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250 Sq. Ft. Backyard Tiny Guest House

This 250 sq. ft. tiny guest house in Oakland, California is a guest post by John Olmsted of New Avenue Homes

Travis and Kelly approached New Avenue back in February 2013 to discuss adding an accessory dwelling to the backyard of their Oakland, CA home. This 250 square foot casita is intended as a guesthouse and office.

Construction took about 5 to 6 months and began at the end of 2013. Some challenges to this project included poor access to the backyard, a very sloped lot, and older utilities which lead to a replaced water line. Just as the the work came to completion in June 2014, Travis and Kelly adopted a baby. Now they take turns working from home two days a week in their backyard office so they can spend quality time with the newest member of their family.

When family and friends are in town to see the new baby or if Travis and Kelly are entertaining and hosting a get-together, they offer their casita as a small home away from home for overnight guests. It has a fully functioning bathroom and working washer dryer. When the family is away, it serves as a residence for their dog-sitter.

250 Sq. Ft. Tiny Guest House in Oakland, CA Backyard

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Images © New Avenue Homes

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Images © New Avenue Homes

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Alex

Alex is a contributor and editor for TinyHouseTalk.com and the always free Tiny House Newsletter. He has a passion for exploring and sharing tiny homes (from yurts and RVs to tiny cabins and cottages) and inspiring simple living stories. We invite you to send in your story and tiny home photos too so we can re-share and inspire others towards a simple life too. Thank you!
{ 12 comments… add one }
  • Doc November 23, 2014, 9:37 pm

    I would love to live in this and rent out the big house! Sadly, not an option here.

  • Ryan November 26, 2014, 5:57 pm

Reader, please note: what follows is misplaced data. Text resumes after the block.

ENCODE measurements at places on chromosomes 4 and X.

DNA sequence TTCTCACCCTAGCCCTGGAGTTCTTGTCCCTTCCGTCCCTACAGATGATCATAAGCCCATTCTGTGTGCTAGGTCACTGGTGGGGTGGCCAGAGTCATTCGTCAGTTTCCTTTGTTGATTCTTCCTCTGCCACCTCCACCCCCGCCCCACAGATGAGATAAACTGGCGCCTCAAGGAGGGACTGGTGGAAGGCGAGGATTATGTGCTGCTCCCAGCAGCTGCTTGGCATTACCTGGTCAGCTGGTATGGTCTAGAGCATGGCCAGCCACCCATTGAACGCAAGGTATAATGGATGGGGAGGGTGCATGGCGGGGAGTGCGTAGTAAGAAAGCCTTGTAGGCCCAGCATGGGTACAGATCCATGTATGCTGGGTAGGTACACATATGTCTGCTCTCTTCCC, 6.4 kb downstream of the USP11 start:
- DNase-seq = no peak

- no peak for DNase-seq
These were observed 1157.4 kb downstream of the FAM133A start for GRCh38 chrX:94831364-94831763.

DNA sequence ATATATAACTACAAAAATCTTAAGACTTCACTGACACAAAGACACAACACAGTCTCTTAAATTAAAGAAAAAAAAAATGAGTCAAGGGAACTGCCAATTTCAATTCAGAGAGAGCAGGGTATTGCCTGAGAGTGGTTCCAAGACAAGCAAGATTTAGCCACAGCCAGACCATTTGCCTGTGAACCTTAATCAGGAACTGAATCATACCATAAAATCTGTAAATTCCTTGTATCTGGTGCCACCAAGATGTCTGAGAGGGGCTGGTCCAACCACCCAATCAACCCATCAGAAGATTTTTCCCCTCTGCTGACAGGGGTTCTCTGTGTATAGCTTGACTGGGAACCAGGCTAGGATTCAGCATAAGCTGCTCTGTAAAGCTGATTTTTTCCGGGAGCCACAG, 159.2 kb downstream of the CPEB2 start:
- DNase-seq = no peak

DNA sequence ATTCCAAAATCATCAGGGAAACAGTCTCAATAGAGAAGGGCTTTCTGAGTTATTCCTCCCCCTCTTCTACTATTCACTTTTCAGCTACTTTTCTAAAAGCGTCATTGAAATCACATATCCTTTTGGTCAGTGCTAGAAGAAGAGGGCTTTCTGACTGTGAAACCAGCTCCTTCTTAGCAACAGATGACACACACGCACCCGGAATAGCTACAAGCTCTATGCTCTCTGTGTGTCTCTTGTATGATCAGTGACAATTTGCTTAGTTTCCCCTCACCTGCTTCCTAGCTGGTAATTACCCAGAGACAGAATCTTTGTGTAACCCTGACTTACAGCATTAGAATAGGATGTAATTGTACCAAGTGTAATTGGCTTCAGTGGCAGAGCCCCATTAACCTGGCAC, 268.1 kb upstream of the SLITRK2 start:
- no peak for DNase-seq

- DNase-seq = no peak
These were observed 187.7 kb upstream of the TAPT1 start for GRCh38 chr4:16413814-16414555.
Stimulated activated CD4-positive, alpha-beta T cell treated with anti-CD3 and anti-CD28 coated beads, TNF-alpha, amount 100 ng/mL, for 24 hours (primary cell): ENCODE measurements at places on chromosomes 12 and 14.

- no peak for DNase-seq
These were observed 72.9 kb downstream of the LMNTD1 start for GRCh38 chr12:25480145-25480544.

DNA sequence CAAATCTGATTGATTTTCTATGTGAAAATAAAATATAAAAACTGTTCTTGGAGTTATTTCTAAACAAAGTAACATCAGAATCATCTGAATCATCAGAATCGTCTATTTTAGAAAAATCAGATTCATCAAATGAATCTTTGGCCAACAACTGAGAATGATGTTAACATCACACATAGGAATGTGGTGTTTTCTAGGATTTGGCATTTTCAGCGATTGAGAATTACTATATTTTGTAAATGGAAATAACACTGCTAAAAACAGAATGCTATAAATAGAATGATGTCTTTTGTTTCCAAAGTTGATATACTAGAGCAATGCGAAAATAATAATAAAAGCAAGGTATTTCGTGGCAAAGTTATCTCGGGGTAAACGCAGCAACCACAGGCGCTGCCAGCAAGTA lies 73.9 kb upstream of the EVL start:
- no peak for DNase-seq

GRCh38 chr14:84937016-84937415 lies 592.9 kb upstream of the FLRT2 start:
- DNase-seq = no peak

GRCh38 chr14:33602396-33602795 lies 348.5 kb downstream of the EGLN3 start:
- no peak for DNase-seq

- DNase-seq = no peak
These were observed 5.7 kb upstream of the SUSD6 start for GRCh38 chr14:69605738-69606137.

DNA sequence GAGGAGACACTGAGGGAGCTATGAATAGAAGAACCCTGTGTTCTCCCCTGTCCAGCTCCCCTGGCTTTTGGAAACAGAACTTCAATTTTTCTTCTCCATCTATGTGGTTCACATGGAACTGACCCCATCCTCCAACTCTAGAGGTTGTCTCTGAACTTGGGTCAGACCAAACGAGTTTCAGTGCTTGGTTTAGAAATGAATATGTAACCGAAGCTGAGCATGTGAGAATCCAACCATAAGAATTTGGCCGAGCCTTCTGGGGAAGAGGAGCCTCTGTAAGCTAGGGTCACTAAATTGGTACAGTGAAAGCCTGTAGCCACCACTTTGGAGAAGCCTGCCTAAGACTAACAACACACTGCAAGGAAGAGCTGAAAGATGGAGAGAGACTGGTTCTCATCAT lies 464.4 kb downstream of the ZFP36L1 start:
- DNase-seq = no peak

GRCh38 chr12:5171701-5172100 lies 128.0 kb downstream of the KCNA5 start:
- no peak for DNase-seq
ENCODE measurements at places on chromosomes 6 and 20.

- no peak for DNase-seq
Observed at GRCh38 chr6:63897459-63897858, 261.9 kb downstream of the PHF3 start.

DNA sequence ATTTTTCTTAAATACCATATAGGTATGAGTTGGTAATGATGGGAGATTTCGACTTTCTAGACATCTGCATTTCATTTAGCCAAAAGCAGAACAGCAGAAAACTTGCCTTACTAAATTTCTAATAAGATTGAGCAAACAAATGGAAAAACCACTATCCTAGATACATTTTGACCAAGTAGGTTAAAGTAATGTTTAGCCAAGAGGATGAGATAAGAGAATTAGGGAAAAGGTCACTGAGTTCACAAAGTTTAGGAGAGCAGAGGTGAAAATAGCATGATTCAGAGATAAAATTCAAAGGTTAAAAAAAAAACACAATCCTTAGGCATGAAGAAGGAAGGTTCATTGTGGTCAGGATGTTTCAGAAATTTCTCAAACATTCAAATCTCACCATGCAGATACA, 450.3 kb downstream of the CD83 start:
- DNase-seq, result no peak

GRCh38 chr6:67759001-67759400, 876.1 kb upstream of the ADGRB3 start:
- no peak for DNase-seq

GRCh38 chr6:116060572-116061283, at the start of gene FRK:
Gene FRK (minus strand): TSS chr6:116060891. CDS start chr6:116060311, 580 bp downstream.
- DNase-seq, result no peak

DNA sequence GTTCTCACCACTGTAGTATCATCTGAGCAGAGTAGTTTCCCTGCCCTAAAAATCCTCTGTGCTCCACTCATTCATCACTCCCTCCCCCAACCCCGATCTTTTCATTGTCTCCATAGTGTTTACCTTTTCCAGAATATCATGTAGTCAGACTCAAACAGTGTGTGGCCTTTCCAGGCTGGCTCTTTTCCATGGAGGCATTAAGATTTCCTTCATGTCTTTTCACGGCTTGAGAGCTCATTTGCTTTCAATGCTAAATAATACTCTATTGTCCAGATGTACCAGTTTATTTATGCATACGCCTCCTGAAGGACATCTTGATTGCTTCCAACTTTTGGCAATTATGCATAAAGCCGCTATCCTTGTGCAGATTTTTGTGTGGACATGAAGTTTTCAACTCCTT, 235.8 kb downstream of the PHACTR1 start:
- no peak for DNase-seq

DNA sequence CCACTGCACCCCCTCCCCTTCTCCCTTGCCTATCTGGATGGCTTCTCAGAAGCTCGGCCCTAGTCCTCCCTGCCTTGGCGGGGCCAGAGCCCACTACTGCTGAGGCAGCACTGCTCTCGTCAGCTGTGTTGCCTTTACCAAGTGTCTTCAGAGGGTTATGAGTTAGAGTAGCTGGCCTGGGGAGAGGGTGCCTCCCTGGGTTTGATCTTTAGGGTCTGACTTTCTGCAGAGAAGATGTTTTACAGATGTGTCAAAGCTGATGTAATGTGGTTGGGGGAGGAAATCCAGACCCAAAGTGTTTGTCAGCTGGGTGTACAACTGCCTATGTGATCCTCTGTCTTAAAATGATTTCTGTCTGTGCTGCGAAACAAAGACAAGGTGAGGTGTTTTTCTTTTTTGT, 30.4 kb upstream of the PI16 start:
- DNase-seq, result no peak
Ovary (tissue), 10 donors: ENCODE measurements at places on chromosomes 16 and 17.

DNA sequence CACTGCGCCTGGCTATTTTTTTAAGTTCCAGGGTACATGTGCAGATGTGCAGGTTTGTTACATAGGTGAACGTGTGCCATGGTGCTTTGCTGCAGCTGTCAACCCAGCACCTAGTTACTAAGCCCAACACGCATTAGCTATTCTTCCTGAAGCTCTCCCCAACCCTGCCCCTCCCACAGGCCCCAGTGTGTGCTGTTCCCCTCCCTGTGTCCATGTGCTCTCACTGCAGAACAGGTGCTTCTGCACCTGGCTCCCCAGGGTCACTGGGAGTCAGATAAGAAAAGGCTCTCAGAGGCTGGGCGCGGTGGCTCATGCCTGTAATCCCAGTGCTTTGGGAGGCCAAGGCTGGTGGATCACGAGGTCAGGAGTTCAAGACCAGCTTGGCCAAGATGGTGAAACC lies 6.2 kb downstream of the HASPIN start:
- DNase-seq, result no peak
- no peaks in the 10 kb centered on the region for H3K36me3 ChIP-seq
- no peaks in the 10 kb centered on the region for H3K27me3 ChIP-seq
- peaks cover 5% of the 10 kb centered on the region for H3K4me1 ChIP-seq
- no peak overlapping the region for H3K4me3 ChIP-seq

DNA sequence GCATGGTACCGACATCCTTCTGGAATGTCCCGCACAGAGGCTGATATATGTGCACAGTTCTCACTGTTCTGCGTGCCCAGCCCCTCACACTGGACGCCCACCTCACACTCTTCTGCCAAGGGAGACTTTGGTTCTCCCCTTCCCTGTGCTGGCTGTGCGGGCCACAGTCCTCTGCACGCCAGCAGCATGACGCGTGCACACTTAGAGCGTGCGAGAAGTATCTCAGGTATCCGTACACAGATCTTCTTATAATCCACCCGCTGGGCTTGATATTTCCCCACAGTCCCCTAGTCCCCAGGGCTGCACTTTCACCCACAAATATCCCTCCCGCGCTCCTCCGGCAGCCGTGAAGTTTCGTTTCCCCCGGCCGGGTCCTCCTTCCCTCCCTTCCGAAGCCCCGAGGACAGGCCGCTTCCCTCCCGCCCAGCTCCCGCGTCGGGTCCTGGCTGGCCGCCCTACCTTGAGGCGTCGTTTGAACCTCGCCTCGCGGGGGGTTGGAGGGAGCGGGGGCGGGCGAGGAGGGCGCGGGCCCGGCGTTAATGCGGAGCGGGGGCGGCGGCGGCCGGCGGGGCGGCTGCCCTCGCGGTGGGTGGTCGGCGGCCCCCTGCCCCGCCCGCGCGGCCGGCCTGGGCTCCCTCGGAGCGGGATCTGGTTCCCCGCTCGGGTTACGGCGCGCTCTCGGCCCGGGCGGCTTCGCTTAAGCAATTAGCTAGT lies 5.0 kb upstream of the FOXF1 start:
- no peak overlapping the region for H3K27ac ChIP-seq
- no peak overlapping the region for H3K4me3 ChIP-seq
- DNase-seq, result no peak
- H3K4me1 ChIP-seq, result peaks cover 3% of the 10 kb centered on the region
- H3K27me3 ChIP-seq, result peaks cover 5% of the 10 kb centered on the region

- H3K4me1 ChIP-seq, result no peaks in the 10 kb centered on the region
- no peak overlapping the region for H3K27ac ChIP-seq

I really like the simple, yet clean design of this house. The glass shower in the bathroom is a nice touch to give a more open feel along with the use of lighter colors. Well done.

  • KB November 28, 2014, 3:49 pm

    I wonder how they got past all the city regulations and rules. There are set back requirements that would end up consuming half the yard and a whole host of other hurdles including parking space requirements etc. Great place! I’d love to do something like this (I live in Oakland) but have not figured out how.

    • Steve February 19, 2015, 3:52 pm

      Hi KB, Friends of mine live in an upscale (gentrified) older neighborhood, of which there are a few in Denver. There is a push for legal “granny flats” and auxiliary structures on lots. The biggest issues have been parking, ingress/egress to the unit, and height restrictions.

      The easiest conversions have been basements: must meet ceiling height requirements and have two points of emergency exit. The City/County Denver has come up with a permitting system for parking and homes with granny flats or auxiliary dwellings (converted garages, backyard structures, second story on top of garage) pay an annual tax to help offset patrolling for vehicles with no permits. Neighbors can anonymously report complaints. There have been none.